Out of interest I recently hired a roof carrier (Thule) to carry gear, which worked well. While I normally have enough space to carry camping gear in the Subi the big advantage of the roof carrier is that I can carry all this gear safely and without obscuring rear vision. Big disadvantage however is that you still have a lot of packing to do before you leave home and then constant unpacking and packing to do during the trip which can be a real pain, particularly if touring. Hopefully with a trailer all the gear can be stored in the unit ready to go and I'll be able to minimise time spent unpacking and packing and more time relaxing. I'll either look at a lighweight CT or a kitted out trailer (kitchen, water tank, fridge etc).

happy camping
cheers
John
AnswerID: 107722

Follow Up By: Member - Rohan - Friday, Apr 22, 2005 at 18:19

Friday, Apr 22, 2005 at 18:19
John, in you're opening post you said "smallish" trailer. However, if you have one "kitted out" as mentioned above, you'll be lucky to come in under 700 kg when loaded. You may even hit 750 kg with the water tank filled and that means you'll need to fit brakes.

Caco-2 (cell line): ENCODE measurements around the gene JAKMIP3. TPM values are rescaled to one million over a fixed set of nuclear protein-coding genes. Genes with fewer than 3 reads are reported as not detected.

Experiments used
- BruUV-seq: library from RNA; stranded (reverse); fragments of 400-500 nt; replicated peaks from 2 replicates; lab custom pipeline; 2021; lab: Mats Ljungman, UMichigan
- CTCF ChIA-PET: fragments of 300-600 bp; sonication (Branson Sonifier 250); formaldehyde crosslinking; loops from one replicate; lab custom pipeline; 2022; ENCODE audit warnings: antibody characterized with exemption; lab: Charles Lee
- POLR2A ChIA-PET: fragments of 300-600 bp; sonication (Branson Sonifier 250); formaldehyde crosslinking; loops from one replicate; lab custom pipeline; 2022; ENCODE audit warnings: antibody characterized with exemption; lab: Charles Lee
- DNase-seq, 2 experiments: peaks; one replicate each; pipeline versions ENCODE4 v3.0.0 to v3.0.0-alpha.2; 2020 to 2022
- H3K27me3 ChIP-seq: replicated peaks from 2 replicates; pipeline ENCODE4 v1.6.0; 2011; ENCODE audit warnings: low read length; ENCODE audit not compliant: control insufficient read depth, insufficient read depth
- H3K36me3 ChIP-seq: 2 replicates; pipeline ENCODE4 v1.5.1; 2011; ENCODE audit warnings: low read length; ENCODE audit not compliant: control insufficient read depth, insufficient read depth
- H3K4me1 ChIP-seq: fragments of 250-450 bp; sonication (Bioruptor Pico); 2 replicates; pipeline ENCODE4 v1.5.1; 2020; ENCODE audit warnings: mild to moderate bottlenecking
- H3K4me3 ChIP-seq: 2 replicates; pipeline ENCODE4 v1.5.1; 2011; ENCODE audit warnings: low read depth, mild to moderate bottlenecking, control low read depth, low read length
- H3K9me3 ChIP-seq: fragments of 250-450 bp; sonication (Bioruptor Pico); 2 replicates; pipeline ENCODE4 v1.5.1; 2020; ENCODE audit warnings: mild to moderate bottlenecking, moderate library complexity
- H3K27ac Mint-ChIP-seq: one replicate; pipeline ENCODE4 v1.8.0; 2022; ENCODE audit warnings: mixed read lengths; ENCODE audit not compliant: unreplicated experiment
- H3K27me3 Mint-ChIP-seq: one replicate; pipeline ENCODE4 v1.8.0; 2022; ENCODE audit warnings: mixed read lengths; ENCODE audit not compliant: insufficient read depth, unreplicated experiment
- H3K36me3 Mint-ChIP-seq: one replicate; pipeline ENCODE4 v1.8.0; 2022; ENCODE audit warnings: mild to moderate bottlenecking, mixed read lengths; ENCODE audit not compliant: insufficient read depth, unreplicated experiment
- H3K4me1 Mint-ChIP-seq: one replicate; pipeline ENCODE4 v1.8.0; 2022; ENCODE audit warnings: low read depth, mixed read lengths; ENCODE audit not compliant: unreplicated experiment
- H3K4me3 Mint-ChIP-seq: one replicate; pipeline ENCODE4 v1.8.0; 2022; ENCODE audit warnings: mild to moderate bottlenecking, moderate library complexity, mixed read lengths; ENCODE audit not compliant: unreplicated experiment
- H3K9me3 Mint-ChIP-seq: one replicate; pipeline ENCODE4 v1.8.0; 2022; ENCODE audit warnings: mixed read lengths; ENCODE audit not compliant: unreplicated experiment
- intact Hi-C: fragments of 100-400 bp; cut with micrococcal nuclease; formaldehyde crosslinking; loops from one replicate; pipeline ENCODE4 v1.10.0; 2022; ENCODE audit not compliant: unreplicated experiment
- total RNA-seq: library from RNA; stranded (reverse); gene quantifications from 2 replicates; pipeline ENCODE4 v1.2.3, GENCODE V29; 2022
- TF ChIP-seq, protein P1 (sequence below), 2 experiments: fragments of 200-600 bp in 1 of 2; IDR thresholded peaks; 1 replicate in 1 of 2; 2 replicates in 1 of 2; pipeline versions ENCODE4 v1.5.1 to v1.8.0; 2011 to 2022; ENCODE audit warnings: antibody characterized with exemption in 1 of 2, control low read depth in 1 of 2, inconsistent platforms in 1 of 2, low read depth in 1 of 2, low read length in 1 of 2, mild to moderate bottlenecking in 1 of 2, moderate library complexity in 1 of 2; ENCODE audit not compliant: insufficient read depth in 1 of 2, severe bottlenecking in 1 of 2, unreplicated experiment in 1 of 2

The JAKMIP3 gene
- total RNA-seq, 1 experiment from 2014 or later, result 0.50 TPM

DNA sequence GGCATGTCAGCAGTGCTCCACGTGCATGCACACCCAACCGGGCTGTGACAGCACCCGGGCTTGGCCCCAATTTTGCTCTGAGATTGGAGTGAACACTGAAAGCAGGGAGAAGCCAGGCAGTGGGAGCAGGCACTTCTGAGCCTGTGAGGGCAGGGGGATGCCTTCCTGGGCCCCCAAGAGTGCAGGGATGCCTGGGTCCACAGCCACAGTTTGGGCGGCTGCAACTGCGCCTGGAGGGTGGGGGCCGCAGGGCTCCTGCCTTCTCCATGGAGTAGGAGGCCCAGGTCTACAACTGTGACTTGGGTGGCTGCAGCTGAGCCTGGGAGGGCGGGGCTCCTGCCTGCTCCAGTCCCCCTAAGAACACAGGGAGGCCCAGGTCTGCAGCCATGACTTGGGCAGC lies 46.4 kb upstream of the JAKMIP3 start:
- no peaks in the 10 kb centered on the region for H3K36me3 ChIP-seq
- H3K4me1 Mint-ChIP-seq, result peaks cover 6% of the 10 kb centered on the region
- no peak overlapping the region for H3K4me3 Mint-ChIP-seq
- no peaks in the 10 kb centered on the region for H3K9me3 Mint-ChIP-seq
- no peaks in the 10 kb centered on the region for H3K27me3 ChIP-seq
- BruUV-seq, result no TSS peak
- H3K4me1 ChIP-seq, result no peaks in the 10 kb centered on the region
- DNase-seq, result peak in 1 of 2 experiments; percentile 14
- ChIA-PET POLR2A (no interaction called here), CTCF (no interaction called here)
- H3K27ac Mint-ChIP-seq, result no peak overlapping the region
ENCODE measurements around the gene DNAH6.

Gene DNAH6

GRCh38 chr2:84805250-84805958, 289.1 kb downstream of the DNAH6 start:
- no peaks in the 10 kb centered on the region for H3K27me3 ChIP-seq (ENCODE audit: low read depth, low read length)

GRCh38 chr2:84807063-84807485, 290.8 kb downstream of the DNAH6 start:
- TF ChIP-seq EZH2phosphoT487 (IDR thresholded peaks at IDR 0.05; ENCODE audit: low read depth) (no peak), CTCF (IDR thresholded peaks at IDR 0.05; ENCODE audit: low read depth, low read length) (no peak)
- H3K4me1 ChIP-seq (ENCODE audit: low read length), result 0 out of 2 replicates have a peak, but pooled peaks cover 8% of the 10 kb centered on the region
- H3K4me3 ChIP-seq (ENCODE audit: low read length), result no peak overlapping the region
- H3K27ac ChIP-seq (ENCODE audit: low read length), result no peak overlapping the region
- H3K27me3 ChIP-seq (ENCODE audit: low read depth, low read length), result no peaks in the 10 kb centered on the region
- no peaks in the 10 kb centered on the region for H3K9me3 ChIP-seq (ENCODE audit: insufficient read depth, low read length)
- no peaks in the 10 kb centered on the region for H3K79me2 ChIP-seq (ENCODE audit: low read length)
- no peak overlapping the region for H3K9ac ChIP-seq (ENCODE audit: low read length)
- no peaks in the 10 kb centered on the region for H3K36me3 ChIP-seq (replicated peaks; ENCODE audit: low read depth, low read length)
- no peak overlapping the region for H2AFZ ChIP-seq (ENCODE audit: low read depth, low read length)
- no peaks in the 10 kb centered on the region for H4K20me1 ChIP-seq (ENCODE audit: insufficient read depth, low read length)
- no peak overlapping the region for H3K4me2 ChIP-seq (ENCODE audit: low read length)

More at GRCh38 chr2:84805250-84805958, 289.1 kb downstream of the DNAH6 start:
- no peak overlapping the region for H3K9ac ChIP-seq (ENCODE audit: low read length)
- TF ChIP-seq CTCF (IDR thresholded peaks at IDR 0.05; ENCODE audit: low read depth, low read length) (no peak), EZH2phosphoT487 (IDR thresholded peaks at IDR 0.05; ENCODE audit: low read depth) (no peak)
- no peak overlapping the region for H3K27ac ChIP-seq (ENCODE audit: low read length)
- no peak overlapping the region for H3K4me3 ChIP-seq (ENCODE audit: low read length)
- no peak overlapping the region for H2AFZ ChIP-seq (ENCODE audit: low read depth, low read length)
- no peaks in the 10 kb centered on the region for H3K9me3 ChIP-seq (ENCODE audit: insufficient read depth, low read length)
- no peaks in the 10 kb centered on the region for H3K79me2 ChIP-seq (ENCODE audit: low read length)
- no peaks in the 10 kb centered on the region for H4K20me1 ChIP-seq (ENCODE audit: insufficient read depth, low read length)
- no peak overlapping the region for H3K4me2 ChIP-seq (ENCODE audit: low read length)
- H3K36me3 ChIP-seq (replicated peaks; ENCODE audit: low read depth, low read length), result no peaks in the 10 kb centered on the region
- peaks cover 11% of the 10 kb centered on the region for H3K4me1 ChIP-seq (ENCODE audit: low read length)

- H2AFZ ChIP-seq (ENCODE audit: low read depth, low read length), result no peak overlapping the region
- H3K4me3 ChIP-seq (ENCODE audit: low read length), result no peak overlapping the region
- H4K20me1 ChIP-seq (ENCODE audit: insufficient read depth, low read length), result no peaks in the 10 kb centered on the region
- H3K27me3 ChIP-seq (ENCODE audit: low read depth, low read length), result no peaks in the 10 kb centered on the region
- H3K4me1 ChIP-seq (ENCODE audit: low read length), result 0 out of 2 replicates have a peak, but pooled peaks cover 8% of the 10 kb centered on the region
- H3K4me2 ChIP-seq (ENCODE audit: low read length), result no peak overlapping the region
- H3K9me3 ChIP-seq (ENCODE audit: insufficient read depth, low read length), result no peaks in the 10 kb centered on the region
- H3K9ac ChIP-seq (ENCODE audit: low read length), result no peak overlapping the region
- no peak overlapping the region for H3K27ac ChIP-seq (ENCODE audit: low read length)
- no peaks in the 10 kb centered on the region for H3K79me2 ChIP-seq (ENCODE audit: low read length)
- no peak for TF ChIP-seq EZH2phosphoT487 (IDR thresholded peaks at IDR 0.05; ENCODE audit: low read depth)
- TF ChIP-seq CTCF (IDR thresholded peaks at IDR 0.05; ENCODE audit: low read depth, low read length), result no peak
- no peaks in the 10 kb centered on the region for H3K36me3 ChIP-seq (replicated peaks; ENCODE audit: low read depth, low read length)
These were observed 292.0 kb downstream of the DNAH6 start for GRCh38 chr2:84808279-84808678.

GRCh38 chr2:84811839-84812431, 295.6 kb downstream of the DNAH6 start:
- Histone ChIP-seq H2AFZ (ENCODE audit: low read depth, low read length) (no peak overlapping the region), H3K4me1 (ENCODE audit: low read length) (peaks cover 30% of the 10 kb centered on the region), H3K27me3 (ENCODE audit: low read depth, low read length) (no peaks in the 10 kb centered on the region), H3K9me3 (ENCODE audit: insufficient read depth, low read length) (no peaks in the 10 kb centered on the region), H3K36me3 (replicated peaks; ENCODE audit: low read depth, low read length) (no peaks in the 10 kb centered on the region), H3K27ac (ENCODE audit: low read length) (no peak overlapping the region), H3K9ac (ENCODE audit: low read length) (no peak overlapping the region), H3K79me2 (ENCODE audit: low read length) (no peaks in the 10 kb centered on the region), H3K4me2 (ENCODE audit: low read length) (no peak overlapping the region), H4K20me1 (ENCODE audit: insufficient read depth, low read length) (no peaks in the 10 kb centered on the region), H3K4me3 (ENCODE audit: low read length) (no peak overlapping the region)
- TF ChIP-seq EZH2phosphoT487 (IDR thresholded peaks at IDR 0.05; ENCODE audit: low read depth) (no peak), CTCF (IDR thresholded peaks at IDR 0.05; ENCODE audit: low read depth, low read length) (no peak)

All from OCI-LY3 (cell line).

At that weight, and running 75 kg on the tow ball, plus whatever you still put in the cargo area, I would not recomend the Subi.

Whilst a good motor, the 2.5 litre manual we had struggled up medium the steep hills, the brakes faded badly when descending those same hills (the trailer wasn't fitted with brakes as it weighed in at just under the 750 kg mark) and, as I mentioned above, it stuffed the rear suspension.

You really need to keep the whole weight to something under 500 kg to seriously consider using the Subi (more than once).
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FollowupID: 364727

Reply By: Member Colin - NSW Bungendore - Friday, Apr 22, 2005 at 13:50

Friday, Apr 22, 2005 at 13:50
Firstly - my response to trailers is that they are like boat anchors and will do the same as a anchor !!